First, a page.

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BOJ drops proposal for further easing

On Friday morning, BoJ meeting concluded with a surprise move, after Deputy Governor Kiyohiko Nishimura dropped his vote to loosen policy further by raising stimulus by Y5tln. The proposed expansion of the central bank's asset-buying scheme was turned down by an 8-1 margin.

The BOJ had already eased policy right after the devastating earthquake from March by injecting up tp 10 trillion yen ($122.5 billion) through the purchase of financial assets including government bonds and corporate debt. The BOJ also maintained its economic assessment, saying the economy is facing strong downward pressure.

The statement highlighted the downward pressure on the production side due do supply-side constraints caused by the devastation, resulting in weaker exports and domestic demand. What´s more, inflation as recorded by the CPI remains around 0% with the rate decline continuing to slow.

The bank puts forth a baseline scenario of a modest recovery in the 2nd half of 2011 as supply-side constraints ease and production picks up, with expectations for the economy returning to a normal sustainable growth path with price stability in the longer-run.

In an effort to aid the economy regaining traction, the BoJ insisted on continuing to make contributions through a “comprehensive monetary easing, ensuring financial market stability, and providing support to strengthen the foundations for economic growth.”

USD/JPY rises as the Yen wakens




USD/JPY rebound from 80.95 low on Wednesday was capped on Thursday's US session at 82.25, and the pair retreated below 82.00 to consolidate between 8.40 and 81.80 during Asian session.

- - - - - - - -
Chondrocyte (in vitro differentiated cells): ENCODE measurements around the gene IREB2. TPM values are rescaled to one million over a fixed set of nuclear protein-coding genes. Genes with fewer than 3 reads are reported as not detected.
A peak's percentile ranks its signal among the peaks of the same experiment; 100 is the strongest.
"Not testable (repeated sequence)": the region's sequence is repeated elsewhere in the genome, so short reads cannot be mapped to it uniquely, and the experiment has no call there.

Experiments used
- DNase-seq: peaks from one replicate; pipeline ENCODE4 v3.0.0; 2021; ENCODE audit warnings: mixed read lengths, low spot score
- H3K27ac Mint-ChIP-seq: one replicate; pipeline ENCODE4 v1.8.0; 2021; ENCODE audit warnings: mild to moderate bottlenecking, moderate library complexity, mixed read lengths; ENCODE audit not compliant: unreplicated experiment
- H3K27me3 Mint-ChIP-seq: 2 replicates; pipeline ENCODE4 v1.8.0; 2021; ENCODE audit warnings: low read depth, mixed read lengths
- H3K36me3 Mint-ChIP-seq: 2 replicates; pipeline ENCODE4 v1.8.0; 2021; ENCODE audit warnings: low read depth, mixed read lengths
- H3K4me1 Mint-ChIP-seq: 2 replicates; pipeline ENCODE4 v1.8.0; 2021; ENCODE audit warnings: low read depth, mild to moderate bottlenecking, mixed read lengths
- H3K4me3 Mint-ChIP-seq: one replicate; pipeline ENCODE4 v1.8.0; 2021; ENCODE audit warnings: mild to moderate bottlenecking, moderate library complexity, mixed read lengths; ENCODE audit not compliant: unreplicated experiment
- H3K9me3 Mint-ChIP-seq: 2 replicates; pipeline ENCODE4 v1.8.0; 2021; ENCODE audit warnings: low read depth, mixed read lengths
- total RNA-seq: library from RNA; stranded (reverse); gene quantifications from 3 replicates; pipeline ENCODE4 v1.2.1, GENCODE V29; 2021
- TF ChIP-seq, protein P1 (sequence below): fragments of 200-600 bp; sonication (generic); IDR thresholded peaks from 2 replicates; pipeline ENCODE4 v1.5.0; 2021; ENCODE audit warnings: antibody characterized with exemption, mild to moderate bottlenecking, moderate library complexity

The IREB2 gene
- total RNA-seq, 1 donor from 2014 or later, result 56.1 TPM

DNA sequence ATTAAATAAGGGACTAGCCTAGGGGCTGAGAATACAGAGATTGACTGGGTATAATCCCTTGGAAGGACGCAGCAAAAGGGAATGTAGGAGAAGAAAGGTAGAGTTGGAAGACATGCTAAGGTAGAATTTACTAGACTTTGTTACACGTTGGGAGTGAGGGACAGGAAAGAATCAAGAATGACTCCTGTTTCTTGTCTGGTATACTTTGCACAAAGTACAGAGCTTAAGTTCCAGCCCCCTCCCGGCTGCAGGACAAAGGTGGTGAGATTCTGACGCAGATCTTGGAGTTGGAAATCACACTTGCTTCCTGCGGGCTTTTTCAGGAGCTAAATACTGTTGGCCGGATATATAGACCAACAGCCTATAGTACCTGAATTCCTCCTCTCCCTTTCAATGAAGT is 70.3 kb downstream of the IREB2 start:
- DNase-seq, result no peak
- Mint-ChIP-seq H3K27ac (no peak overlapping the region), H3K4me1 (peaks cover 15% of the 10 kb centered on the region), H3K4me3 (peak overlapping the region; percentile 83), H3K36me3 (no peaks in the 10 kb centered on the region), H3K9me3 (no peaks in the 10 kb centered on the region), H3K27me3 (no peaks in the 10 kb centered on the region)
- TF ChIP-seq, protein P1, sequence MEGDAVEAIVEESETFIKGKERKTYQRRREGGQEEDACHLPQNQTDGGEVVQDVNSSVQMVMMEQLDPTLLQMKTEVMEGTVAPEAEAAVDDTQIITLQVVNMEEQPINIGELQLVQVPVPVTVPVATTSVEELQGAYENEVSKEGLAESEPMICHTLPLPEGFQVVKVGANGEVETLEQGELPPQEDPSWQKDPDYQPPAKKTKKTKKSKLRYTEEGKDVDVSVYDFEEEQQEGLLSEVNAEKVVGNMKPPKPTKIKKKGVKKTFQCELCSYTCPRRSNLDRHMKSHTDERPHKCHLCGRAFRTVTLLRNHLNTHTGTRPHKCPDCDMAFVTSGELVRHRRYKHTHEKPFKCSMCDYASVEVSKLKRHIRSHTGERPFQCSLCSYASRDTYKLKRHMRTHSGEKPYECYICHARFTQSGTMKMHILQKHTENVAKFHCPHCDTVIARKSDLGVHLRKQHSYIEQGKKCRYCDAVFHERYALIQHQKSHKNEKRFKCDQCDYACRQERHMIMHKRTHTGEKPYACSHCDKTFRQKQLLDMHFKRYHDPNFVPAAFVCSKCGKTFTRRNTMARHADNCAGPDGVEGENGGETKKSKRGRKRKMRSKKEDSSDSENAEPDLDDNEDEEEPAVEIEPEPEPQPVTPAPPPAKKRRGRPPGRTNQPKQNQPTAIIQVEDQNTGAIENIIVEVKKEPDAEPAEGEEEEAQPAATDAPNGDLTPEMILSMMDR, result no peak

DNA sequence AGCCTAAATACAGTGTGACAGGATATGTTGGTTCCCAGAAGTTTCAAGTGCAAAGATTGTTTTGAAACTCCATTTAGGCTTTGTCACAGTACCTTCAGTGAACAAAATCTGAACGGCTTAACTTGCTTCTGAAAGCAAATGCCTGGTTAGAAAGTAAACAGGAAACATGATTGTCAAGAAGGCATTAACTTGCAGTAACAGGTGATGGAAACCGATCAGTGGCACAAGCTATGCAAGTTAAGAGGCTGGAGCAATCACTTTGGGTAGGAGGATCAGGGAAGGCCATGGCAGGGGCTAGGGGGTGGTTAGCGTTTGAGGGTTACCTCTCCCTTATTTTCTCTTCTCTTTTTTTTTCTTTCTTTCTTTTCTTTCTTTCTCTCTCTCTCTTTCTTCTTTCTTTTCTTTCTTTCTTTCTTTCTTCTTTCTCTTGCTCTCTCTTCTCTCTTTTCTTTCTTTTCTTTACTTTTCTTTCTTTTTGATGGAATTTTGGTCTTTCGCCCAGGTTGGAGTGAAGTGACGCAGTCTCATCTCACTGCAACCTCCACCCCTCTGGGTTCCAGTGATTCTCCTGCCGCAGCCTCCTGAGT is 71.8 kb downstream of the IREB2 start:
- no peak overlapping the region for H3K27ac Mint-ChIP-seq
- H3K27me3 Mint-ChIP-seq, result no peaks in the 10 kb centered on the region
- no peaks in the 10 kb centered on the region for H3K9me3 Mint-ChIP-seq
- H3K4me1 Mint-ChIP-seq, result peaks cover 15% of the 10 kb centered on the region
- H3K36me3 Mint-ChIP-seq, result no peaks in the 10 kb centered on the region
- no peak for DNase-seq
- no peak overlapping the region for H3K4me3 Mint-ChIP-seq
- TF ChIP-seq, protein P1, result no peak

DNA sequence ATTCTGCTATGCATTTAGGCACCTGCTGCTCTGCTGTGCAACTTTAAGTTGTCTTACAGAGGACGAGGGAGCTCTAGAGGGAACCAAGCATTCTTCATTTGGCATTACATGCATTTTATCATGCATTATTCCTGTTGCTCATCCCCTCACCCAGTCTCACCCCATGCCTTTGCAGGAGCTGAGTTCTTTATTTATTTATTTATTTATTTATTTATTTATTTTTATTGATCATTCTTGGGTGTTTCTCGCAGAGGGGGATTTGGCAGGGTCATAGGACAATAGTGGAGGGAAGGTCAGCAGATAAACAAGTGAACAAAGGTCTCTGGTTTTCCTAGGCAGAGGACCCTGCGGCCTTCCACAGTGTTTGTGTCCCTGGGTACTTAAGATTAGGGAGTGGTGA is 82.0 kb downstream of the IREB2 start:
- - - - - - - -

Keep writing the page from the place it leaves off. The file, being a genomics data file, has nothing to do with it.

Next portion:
According to Karen Jones, technical analyst at Commerzbank, the USD/JPYmight open a consolidation phase, ahead of another bull run towards the 200-day MA at 82.77.Above 82.77, the pair would target hey resistance at 84.49, 4-year downtrend: "We would allow for some consolidation prior to tackling the 200 day ma at 82.77.

Above 82.77 should be enough to retarget the more important 4 year downtrend at 84.49," she added.Japan back into recession

Japan back into recession


Japan’s economy results were worse than estimated in Q1 after the March 11 earthquake and tsunami, sending the nation to its third recession in a decade. Japan's gross domestic product contraction was larger than expected, beating expert forecasts of -0.5%. "That is of course negative for the Yen but also negative for risk-on trades; therefore net effect of zero" observes Sean Lee at Forexlive.

“The result translated into an annualized contraction of 3.7 percent, much worse than the median economist forecast of a 2.0 percent contraction and compared with annualized growth of 1.8 percent in the United States in the same quarter,” reports Tetsushi Kajimoto and Rie Ishiguro at ThompsonReuters.

Analysts interviewed by FXstreet.com think that although there's not a single definition for recession, it's commonly accepted that a recession is "two consecutive down quarters of GDP" as economic statistician Julius Shiskin suggested in a New York Times article in 1975; other economists prefer a definition of "a 1.5% rise in unemployment within 12 months".

Looking at the recent macroeconomic data, we see that Japanese GDP has not met this condition yet as the rising sun economy grew a 1.10% in the last quarter of 2010. "Therefore we consider this is just a momentary shock in growth due to tsunami impact in economy. Probably the effect will extend into the second quarter too but we have to consider this as an exogenous shock in economy rather than a recession. A recovery in consumer spending in the next months will confirm this hypothesis, as Japanese economy is expected to recover on the second half of the year, once the effects of the shock have been absorbed by the economy" explains Alberto Muñoz, analyst with FXstreet.com.

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